Tag Archives: semiconductor

New Qpedia Thermal eMagazine Published!

Qpedia Thermal eMagazine, Volume 6, Issue 11, has just been released and can be downloaded at: http://www.qats.com/Qpedia-Thermal-eMagazine/Back-Issues. Featured articles in this month’s issue include:

Honeycomb Heat Sinks for LEDs

LEDs, or light-emitting diodes, are a form of solid-state lighting. An LED light is often made of a small piece of semiconductor, an integrated optical lens used to shape its radiation pattern, and a heat sink, used to dissipate heat and maintain the semiconductor at low operating temperature. LED lights present many advantages over incandescent light sources, including lower energy consumption, longer lifetime, improved physical robustness, smaller size and faster switching. This article examines Ma et al’s  findings with respect to the honeycomb heat sink design employed in LEDs, which has proven to be highly efficient.

Characteristics of Thermosyphons in Thermal Management

With the increase of heat fluxes and shrinking chip sizes in electronics applications, there is a need to spread the heat from the small chip to the larger heat sink or to transport the heat to a location where there is ample space to remove the heat. Heat pipes, vapor chambers and thermosyphons have been introduced to undertake this task and, in this article, we focus on some aspects of the design of thermosyphons. The advantage of thermosyphons is that they have no capillary limit and can transport large amounts of heat over long distances.

Industry Developments: Heat Pipes Providing High Performance

Heat pipes are increasing in type and use for the benefits they provide. Because of their lower total thermal resistance, heat pipes transfer heat more efficiently and evenly than solid aluminum or copper. Heat pipes contain a small quantity of working fluid (e.g. water, acetone, nitrogen, methanol, ammonia). Learn the conclusions of a recent study that focused on the best working fluid and another study of heat pipes in outer space.

Technology Review: Cold Plates, 2010 to 2012

Qpedia continues its review of technologies developed for electronics cooling applications. We are presenting selected patents that were awarded to developers around the world to address cooling challenges. After reading the series, you will be more aware of both the historic developments and the latest breakthroughs in both product design and applications.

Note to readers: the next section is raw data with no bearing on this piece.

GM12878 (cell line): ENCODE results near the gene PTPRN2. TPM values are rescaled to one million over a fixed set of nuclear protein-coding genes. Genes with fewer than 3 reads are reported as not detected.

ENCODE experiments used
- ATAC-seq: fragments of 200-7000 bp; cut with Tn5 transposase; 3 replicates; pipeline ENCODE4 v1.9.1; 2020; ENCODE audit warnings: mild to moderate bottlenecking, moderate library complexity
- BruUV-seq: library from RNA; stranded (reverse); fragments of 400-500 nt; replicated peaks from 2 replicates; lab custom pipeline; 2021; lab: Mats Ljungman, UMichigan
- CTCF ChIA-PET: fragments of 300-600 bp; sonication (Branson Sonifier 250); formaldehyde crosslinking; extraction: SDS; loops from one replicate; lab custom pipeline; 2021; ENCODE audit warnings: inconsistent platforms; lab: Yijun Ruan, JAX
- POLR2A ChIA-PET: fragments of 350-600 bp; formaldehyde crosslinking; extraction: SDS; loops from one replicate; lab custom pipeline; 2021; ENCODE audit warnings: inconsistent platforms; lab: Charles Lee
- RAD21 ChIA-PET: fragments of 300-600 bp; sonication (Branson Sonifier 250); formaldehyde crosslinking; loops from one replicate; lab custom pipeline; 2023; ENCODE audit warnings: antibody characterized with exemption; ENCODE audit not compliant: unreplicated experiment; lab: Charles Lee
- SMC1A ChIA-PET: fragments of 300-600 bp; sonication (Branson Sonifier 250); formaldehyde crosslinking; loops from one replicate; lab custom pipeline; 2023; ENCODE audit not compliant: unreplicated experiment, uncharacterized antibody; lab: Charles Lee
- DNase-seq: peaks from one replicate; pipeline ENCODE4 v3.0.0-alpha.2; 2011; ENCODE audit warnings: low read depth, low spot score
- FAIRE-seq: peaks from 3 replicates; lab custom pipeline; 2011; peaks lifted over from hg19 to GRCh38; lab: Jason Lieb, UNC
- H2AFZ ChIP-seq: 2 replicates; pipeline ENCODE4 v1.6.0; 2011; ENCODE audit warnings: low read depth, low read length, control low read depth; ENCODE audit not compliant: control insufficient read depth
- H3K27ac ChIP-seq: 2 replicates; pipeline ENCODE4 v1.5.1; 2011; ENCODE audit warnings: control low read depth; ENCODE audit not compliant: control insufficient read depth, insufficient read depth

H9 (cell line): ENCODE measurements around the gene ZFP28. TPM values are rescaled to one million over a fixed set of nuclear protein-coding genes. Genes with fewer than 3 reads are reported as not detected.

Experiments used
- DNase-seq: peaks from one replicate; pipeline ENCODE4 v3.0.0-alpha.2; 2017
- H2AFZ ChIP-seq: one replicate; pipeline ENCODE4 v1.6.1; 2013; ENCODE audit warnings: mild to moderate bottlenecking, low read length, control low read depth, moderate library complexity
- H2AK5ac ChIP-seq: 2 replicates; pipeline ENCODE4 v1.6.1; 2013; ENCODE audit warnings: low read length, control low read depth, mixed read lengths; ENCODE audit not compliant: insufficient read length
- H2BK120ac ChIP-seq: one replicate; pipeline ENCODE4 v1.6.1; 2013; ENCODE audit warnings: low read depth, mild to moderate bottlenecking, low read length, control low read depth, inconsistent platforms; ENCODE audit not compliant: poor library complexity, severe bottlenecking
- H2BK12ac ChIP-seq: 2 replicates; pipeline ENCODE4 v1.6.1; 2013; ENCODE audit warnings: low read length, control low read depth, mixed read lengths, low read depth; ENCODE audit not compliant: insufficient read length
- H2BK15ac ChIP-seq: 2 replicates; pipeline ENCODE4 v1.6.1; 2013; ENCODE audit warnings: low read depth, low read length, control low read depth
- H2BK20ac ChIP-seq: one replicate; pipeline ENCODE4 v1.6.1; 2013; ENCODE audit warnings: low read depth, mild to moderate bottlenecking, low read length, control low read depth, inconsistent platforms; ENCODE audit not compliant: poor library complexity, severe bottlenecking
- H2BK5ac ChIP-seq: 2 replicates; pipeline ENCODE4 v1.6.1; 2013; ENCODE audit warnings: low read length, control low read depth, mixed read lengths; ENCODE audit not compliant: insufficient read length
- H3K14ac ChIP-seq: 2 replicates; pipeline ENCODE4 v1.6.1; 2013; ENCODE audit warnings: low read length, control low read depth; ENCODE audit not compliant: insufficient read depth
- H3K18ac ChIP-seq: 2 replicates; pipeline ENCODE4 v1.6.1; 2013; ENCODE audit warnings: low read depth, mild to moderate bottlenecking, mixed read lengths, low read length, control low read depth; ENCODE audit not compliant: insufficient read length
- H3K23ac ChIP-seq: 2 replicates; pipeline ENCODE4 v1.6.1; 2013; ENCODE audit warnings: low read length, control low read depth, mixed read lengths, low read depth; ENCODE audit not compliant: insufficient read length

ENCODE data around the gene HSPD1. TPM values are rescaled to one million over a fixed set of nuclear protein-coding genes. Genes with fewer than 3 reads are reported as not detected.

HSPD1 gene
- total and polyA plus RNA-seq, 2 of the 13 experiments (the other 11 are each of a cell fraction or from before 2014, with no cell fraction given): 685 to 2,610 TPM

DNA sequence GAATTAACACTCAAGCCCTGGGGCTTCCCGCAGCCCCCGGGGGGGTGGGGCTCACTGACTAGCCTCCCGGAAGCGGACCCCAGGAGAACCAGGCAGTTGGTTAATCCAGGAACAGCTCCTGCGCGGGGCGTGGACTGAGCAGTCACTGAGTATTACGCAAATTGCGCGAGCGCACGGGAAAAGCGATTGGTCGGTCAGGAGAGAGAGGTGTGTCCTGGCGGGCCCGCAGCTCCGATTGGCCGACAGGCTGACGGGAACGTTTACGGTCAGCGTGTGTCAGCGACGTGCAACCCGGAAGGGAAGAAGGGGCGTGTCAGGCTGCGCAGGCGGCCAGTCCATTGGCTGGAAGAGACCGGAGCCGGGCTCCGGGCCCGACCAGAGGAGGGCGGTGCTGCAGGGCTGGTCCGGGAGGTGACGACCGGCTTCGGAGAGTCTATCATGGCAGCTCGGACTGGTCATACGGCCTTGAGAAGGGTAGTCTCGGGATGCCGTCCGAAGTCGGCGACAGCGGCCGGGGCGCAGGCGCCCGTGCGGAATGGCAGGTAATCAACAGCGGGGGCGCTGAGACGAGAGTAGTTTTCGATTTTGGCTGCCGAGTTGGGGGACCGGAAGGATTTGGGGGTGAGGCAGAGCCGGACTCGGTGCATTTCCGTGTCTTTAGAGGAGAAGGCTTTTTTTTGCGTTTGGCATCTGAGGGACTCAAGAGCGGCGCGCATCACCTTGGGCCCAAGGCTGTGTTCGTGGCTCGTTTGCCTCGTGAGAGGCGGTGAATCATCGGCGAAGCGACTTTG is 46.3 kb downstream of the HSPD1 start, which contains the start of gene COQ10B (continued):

Cooling News featuring the latest product releases and buzz from around the electronics cooling industry.

Download the issue now.

Not a Qpedia subscriber? Subscribe Now for free at: http://www.qats.com/Qpedia-Thermal-eMagazine/Subscribe-to-Qpedia and see why over 18,000 engineers read Qpedia.

2013 Webinar Calendar Released

ATS will provide two free technical webinars each month in 2013. Presented by PhD-level thermal engineers, each event will focus on an important area of electronics thermal management. The tutorials will provide practical training and insights for all engineers, designers and program managers who want to learn more about electronics cooling.

Most of the ATS webinars are scheduled to run no longer than 15 minutes in respect to the time demands on todays engineers. But each quarter of 2013 will conclude with a one-hour event that presents deeper training on a crucial heat management topic.

Every webinar is free of charge. Attendees can submit questions during the live presentations. For later viewing, each webinar will be archived on the ATS website for free streaming at the engineers convenience. Questions and comments to the recorded webinars will be responded to by ATS engineers.

ATS Webinars

Here are the 2013 ATS webinar dates, run times and titles:

Jan 9: What is the Thermal Management of Electronics?

Jan 23: Thermal Interface Material Overview: Pros and Cons

Feb 13: Calculating Junction Temperature in Electronics Cooling